Romney’s Not Done Yet, But He Should Be
It has not been a good week to be Mitt Romney. It started with his response to tragic events in Libya a little over a week ago–he took a sensitive, delicate foreign policy issue incident in which information was still emerging and used it to slam the White House and the current administration, saying that they sympathized with the attackers. He was criticized heavily for this, including by conservative stalwart Peggy Noonan, who worked for President Reagan. And then, of course, there was the video. Shot secretly at a private fundraising dinner and released in parts on Mother Jones by David Corn, it shows a Mitt Romney who does not understand the vast majority of American lives and who, quite simply, does not care. Some of the most controversial quotes from the video:
There are 47 percent of the people who will vote for the president no matter what. All right, there are 47 percent who are with him, who are dependent upon government, who believe that they are victims, who believe the government has a responsibility to care for them, who believe that they are entitled to health care, to food, to housing, to you-name-it.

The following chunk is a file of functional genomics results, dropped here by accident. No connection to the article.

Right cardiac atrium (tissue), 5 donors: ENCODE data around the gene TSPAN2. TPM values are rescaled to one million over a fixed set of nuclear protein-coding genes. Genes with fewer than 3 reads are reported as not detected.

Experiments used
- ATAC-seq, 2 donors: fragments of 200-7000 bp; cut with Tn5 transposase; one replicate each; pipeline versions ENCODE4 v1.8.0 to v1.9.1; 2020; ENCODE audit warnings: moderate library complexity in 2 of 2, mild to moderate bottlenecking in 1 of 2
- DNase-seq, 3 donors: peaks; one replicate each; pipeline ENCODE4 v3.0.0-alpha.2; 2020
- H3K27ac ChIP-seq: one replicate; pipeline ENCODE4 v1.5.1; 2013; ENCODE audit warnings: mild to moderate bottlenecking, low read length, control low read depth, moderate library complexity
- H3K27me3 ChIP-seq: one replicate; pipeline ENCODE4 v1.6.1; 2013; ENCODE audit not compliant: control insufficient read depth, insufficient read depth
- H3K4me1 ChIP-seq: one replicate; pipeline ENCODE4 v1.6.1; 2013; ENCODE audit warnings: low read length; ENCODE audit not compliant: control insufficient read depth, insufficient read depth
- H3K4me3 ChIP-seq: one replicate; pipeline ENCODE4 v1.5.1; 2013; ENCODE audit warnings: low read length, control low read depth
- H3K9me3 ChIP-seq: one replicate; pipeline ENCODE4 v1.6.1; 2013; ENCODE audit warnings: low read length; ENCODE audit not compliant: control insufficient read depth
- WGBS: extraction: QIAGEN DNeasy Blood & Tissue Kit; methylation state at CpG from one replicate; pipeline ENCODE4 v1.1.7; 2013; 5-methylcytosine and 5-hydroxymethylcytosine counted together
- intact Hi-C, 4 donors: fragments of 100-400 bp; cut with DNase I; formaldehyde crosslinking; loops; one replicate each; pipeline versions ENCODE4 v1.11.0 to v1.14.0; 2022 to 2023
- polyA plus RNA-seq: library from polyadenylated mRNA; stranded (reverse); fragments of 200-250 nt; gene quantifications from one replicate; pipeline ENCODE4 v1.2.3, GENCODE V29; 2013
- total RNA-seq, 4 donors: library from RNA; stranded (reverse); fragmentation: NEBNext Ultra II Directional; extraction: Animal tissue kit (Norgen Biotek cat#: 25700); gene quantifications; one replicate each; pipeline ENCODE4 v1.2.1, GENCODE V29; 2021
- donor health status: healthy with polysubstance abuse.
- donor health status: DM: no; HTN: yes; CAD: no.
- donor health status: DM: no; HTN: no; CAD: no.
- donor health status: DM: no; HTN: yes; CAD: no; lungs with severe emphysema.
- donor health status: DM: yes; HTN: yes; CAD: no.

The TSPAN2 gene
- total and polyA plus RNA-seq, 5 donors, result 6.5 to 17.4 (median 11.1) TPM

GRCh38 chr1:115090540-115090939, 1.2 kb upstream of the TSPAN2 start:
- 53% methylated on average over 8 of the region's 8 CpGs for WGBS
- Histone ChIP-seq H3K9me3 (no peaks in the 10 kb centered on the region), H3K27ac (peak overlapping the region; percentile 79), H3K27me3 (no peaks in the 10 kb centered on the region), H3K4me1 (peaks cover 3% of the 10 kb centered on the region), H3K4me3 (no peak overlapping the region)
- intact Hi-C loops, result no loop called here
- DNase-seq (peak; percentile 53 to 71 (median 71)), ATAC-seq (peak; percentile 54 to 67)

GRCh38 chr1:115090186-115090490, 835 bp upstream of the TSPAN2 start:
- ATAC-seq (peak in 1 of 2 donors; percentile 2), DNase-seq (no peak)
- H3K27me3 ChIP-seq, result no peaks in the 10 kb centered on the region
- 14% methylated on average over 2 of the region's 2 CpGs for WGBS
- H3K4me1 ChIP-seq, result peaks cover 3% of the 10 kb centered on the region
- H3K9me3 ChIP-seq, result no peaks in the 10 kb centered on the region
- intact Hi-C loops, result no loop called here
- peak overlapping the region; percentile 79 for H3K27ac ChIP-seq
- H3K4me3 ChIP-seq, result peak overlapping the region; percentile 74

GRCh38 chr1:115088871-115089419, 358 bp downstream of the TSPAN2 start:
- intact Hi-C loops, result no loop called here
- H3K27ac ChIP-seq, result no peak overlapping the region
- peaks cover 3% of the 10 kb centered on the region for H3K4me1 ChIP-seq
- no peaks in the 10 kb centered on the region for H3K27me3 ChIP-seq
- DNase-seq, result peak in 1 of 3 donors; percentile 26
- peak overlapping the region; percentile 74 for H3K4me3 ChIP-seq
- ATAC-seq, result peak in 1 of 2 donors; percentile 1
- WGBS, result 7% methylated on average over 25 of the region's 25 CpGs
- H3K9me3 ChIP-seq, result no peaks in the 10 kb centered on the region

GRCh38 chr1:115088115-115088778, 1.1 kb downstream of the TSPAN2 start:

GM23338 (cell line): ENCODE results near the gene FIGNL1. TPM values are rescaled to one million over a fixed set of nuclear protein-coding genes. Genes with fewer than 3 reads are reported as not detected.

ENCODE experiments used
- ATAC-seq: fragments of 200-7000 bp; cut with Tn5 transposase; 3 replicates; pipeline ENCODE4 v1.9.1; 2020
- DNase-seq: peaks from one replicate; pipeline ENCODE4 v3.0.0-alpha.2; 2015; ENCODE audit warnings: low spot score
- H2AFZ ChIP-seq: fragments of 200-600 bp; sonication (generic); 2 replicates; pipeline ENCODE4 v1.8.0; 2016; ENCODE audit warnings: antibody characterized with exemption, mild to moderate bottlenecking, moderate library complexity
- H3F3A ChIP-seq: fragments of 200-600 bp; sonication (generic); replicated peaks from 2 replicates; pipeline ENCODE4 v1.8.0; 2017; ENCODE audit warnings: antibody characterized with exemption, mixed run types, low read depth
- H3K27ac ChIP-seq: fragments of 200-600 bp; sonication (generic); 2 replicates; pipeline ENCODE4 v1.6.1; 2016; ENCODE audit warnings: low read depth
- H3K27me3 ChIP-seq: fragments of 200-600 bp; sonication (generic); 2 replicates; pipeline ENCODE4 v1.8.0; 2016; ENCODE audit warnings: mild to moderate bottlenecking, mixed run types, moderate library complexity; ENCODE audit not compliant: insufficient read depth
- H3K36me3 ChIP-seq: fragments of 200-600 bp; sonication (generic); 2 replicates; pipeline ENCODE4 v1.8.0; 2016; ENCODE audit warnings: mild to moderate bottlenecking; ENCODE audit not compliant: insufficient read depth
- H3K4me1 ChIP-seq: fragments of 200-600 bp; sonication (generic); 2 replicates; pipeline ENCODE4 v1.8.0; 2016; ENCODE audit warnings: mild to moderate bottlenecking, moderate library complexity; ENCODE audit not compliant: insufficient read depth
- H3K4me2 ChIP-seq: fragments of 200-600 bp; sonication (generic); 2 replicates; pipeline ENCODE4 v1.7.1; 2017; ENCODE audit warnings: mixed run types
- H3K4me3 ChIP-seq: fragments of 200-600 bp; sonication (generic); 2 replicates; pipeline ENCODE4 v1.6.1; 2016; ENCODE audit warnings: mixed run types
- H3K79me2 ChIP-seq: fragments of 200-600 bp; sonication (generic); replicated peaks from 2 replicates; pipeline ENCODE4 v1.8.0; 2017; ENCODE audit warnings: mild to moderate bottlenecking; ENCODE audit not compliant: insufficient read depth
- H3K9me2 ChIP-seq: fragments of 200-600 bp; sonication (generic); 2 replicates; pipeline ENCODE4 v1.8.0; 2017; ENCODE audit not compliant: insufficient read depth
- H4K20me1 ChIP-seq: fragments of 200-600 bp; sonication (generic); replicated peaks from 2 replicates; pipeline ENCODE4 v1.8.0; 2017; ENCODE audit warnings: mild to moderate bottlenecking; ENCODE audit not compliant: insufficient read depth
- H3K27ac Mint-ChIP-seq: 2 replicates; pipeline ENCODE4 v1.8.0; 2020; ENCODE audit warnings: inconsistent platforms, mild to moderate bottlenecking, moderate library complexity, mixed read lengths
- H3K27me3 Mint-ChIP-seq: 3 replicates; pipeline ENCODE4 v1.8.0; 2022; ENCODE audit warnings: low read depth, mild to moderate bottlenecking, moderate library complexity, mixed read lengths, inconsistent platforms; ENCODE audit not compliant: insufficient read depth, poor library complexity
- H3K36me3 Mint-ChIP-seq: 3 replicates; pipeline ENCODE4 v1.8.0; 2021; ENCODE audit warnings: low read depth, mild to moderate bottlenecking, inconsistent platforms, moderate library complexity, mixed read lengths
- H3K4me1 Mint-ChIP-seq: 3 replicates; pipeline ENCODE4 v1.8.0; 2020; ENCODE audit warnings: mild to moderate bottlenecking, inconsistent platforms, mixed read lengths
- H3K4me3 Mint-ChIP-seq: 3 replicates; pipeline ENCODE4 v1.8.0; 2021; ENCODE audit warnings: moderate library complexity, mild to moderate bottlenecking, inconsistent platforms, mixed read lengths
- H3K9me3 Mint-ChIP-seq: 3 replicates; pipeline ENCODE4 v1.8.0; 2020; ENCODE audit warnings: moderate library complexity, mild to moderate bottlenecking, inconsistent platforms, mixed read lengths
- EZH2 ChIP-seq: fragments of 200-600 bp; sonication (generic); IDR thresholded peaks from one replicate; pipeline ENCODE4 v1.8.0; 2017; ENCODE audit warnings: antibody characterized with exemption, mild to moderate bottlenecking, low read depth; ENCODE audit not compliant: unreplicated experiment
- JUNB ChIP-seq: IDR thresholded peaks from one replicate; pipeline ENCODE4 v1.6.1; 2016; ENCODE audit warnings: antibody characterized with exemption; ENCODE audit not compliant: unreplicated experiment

My job is is not to worry about those people. I’ll never convince them they should take personal responsibility and care for their lives.
…if the Hispanic voting bloc becomes as committed to the Democrats as the African American voting block has in the past, why, we’re in trouble as a party and, I think, as a nation…
In the second part of the video, he spoke on the Israel-Palestine problem and expressed his opinion that nothing can be done and that ‘something’ will have to happen to resolve it, as well as speaking about how Iran should terrorize the United States.